Citigroup has admitted that several thousand customers lost more than $2 million not by misplacing their credit cards, falling victim to scammers or making risky gambles. Their only mistake: trusting the bank with their data.
By no fault of their own, consumers that entrust companies with their personal information -- something that has essentially become mandatory in a day and age where every click, swipe, note and check can be immediately and cheaply stored on servers -- are being put at risk for theft and fraud because corporations can't defend themselves against hackers aiming to pilfer vast troves of data consisting of names, email addresses, credit card numbers and more.
Citigroup told government officials that $2.7 million had been stolen from 3,400 consumers after hackers compromised credit card information belonging to over 360,000 accounts, according to Businessweek. While the account holders will be reimbursed by the company, Citigroup cannot retrieve their data, which included names and contact information.
The bank is one of several corporations that have suffered major online security breaches. Earlier this year, over 100 million users had their names, passwords, addresses and email addresses stolen by hackers that broke in to Sony’s servers, while Epsilon, an email marketing provider that sends 40 billion emails a year for over 2,500 clients, acknowledged hackers had accessed its list of names and email addresses.
This rash of cyberattacks highlights the new risks consumers face as more and more information about their bank balances, shopping habits, friends and hobbies is being stored on remote servers that are vulnerable to break-ins by hackers around the world. These breaches also underscore how powerless customers are: Once they have handed over their data, there’s little they can do to safeguard it. Though users can take precautions, such as steering clear of malicious software and being wary of fake phishing sites, to ensure they are not personally attacked, experts say there’s really only one thing that individuals can do to prevent hackers from breaking into companies’ databases: cross their fingers.
“There’s not much that consumers can do when Citibank gets hacked,” said Jeremiah Grossman, the chief technology officer of WhiteHat security, a web security company. “They can protect themselves from getting hacked, but not Citibank. That’s outside their control.”
Analysts predict that the number, scale and sophistication of cyberattacks targeted at corporations -- and the data they hold -- will continue to grow. And though companies may fortify their defenses after each successful breach, hackers are likely to stay at least one step ahead, they warn.
“Everyone’s data is out there and everyone uses online systems, so breaches have been the natural course of events and they will continue to be,” said Grossman. “No one would say the breaches will stop or even slow down at this point. Companies will become more secure, then the bad guys will shift tactics.”
Consumers cannot verify that a company is doing everything in its power to protect their information, such as encrypting the data, using updated software and maintaining logs of everything going into and out of its servers. But individuals can mitigate the damage they would suffer from a data breach by being choosy about what information they share with services and in some cases, lying about the personal details they pass along.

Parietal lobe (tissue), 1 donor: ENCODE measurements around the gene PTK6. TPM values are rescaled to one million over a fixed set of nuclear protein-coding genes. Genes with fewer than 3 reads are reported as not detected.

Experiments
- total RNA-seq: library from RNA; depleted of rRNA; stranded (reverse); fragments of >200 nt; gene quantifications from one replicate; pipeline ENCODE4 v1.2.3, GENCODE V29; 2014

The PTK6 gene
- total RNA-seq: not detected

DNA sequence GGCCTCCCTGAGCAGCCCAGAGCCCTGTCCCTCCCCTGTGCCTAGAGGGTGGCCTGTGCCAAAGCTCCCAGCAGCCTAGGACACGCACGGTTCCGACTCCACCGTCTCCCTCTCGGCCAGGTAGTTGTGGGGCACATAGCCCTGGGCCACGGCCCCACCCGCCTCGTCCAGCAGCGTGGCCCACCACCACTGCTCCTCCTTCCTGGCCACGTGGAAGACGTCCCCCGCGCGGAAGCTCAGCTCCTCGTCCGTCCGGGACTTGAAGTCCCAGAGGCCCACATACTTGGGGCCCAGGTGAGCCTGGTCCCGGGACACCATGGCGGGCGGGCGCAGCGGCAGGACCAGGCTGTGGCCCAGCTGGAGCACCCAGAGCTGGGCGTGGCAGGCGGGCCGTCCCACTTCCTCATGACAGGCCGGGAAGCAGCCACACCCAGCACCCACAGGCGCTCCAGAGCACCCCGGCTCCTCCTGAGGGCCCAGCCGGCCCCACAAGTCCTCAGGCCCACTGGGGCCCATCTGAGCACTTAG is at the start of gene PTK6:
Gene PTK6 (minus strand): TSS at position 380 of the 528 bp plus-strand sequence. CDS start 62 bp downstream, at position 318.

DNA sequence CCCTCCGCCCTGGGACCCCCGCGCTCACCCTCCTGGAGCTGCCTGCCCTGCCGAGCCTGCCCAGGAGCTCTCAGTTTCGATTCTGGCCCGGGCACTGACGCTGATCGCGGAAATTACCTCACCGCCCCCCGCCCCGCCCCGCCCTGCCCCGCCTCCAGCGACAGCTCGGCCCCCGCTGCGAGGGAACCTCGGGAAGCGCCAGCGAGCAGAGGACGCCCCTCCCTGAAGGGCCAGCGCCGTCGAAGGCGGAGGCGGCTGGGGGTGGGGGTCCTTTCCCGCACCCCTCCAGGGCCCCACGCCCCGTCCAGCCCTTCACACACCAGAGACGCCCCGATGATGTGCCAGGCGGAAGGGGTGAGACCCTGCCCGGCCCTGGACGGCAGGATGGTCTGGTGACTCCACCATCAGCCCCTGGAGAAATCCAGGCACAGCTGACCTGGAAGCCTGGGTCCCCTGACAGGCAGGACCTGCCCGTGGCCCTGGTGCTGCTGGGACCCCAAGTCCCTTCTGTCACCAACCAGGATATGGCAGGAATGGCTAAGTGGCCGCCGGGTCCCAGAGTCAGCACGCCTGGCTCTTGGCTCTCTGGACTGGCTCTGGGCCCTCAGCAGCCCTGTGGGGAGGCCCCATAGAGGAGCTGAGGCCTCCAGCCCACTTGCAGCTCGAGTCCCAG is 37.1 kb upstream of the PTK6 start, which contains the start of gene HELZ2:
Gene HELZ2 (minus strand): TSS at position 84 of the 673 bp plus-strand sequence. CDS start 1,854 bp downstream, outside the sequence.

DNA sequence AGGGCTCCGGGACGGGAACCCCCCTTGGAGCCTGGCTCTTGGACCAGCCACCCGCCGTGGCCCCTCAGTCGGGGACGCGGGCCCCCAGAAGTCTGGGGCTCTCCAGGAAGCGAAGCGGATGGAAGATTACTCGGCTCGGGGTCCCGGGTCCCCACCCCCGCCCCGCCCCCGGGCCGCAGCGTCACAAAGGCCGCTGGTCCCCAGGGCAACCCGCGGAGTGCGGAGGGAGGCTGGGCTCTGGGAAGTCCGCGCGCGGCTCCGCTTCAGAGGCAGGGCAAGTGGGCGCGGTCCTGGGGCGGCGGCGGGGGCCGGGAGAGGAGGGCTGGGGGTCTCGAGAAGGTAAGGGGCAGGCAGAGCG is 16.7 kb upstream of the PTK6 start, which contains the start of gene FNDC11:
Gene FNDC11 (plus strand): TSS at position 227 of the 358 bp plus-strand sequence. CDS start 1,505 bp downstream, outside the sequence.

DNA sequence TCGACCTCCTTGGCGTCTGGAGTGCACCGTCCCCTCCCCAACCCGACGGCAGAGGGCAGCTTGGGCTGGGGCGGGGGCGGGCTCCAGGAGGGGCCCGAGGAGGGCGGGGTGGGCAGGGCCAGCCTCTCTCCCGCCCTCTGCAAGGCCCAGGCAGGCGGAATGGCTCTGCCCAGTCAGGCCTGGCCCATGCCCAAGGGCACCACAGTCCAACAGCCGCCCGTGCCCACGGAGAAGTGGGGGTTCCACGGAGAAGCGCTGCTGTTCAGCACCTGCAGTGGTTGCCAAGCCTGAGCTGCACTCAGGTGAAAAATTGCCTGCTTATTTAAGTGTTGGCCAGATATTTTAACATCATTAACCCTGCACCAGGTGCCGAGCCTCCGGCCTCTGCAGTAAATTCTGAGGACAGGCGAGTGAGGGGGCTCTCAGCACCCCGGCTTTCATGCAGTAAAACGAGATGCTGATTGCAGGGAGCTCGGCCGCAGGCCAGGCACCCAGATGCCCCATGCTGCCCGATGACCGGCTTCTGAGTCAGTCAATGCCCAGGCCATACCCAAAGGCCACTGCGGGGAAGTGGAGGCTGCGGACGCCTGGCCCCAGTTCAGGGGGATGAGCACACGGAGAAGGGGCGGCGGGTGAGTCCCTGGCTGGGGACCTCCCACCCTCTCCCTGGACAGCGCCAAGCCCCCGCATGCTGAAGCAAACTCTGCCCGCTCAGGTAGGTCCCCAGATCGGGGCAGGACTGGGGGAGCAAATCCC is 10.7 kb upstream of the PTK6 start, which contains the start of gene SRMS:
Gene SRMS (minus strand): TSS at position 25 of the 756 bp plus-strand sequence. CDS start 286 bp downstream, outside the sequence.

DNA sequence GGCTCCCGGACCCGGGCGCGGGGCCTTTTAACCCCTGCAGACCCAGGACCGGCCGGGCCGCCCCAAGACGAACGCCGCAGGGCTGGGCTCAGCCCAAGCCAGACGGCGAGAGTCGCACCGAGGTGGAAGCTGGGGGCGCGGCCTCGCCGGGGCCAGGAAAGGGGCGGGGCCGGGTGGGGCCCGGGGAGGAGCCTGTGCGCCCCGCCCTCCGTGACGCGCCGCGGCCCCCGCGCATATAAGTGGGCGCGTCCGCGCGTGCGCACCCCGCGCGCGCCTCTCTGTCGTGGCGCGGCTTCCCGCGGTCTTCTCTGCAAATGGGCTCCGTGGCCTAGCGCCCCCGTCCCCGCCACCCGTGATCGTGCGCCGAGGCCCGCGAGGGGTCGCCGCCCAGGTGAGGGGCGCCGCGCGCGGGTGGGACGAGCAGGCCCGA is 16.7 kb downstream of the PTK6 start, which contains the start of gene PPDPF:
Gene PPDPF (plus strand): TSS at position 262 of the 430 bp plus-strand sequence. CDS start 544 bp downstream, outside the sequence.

Of course, some sites need honest answers -- giving Amazon.com a fake address would make it all but impossible to effectively order books -- but other websites need not necessarily know when you were born or where. Experts recommend that users invent the answers to security questions that are used to recover lost or forgotten password to ensure that if the "secret answer" to one account is compromised, others will not be vulnerable. Gmail will not know that "Batgirl" was not your mother’s maiden name.
“You need to think about whether you need to tell the truth to certain organizations,” said Graham Cluley, a senior technology consultant at Sophos, a security provider . “Sony has no way of verifying my date of birth. If you haven’t told the truth then you doesn’t matter if you lose that data, you haven’t lost anything that matters.”
Users can also mitigate the effect of a hack by ensuring that they use a different password for every account they have on the web. If hackers gain access to a trove of usernames and passwords, they may attempt to use that information log into other accounts, and one compromised account could quickly put every other at risk.
"Even if your password at Sony is compromised, let’s make sure that that doesn’t unlock any other doors for hackers," said Cluley. "You should use a different password for each site, it limits how far hackers can spread the harm."
Though no company is invulnerable to cyberattacks, consumers concerned about the safekeeping of their personal information ultimately have the option to turn their backs on firms that don’t demonstrate a commitment to safeguarding their data. Corporations that lose users' trust also lose their dollars and their data, and web giants like Facebook and Google have repeatedly said that their success is tied directly to how users perceive the safety of their information.
“More fool you if you keep on working with a company which has a poor track record of looking after these things,” Cluley said. “My hope is that individuals will begin to put more emphasis on security and the track record of how well these companies keep track of our data than on some of the bells and whistles they might offer.”
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